Our machines are maintained by our highly qualified and well- trained engineers. We have about thirteen graduate engineers who studied electrical, electronic and mechanical engineering on our payroll. Some of these engineers have undergone trainings in Europe, USA and Asia on specific machines from different OEMs (Original Equipment Manufacturers). They are not just highly qualified and well-trained, they are also highly committed like most of my workforce.
Generally the workforce at Superflux is the bedrock of the successes achieved over the years. We have a fantastic workforce; from marketing, support units to the various production units that are well trained, committed and willing to give their best at all times.
Talk to us about the revised Nigeria Cheque Standard introduced by the CBN and took effect in April 2021?
In 2004, the Banker’s Committee mandated the MICR Technical Committee under the Chairmanship of Sarah Alade, who was then the Director of Payment Systems Department at the CBN to come-up with a robust cheque standard for the Nigerian banking industry. Alade worked tirelessly to see to the actualization of the 1st version of the Nigeria cheque standard before she was elevated to a deputy governor prior to retiring as the governor of the CBN. Frank Cartwright, a Briton was appointed the Consultant. We visited France, UK, South Africa and Kenya for what was called a study tour to understudy how cheque standard and cheque processing work in various countries. We drafted the 1st version of the Nigeria Cheque Standard which came into force in 2006 with the main objectives of (i) regulation & accreditation of cheque security printers (ii) production of secure instruments to address the incidence of cheque fraud (iii) promote greater efficiency in the clearing system (iv) facilitate image technology, truncation and archiving in the Nigerian clearing system.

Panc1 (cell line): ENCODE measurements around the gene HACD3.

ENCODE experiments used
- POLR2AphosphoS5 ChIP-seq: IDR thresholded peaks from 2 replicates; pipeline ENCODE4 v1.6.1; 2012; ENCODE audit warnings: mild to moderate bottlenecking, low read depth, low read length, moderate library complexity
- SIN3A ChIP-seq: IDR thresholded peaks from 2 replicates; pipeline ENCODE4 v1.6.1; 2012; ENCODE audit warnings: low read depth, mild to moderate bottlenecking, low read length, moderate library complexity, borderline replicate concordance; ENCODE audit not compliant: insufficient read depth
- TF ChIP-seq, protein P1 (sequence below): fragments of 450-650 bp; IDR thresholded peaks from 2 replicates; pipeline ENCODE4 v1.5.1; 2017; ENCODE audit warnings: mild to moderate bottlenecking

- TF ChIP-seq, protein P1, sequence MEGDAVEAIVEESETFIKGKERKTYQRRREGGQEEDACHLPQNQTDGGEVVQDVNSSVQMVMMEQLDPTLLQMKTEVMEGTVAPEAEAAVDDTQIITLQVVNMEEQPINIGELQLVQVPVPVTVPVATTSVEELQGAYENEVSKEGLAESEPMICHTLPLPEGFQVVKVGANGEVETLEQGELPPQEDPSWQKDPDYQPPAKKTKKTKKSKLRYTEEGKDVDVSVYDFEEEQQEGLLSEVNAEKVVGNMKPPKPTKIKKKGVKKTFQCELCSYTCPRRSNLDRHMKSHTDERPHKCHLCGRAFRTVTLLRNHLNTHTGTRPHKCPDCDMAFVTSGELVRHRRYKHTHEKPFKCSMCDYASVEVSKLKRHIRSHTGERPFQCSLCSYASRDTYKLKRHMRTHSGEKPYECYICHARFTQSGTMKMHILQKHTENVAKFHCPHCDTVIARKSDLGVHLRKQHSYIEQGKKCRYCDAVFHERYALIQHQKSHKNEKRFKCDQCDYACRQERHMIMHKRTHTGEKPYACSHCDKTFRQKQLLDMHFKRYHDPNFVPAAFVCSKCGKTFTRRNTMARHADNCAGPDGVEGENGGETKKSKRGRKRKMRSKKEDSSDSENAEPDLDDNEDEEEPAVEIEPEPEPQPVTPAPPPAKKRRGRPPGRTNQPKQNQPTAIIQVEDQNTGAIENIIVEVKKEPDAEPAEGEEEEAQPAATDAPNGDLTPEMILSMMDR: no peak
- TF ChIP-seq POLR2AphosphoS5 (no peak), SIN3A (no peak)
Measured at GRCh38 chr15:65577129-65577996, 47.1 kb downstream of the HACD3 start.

In 2019, the CBN in its wisdom decided to revise the standard to incorporate new developments that had taken place since the introduction of version 1. Some of us outside the CBN/MICR committee who were considered knowledgeable were invited by the CBN to assist in the revision. Aside from some changes on the cheque format, the revised cheque standard (2nd version) introduced additional check digit for the validation of all the fields on the MICR code line and Expiry Date also on the code line that now stipulates that issued cheques will cease to be valid after five years from the date of production.
The revised version also introduced the QR code on the reverse of the cheque. The QR code is seen by the CBN as the final onslaught on the fight against cheque fraud. This unique feature is expected to checkmate fraud incidents relating to cheque cloning when fully adopted. Superflux has upgraded its machines to be able to print the QR code seamlessly on cheques and one of the banks has since adopted the solution and has testified that it has become almost impossible for fraudsters to clone their cheques. It is expected that the CBN will soon make this future mandatory.
What is the next frontier for Superflux International Limited?
My dream has always been to hand over Superflux a better organization than I met it. I look forward to seeing Superflux grow into an international brand and I strongly believe this is achievable with the workforce we have been able to put in place. In the short term, we are working on secure IT-based and other alternative payment solutions to expand our product offerings.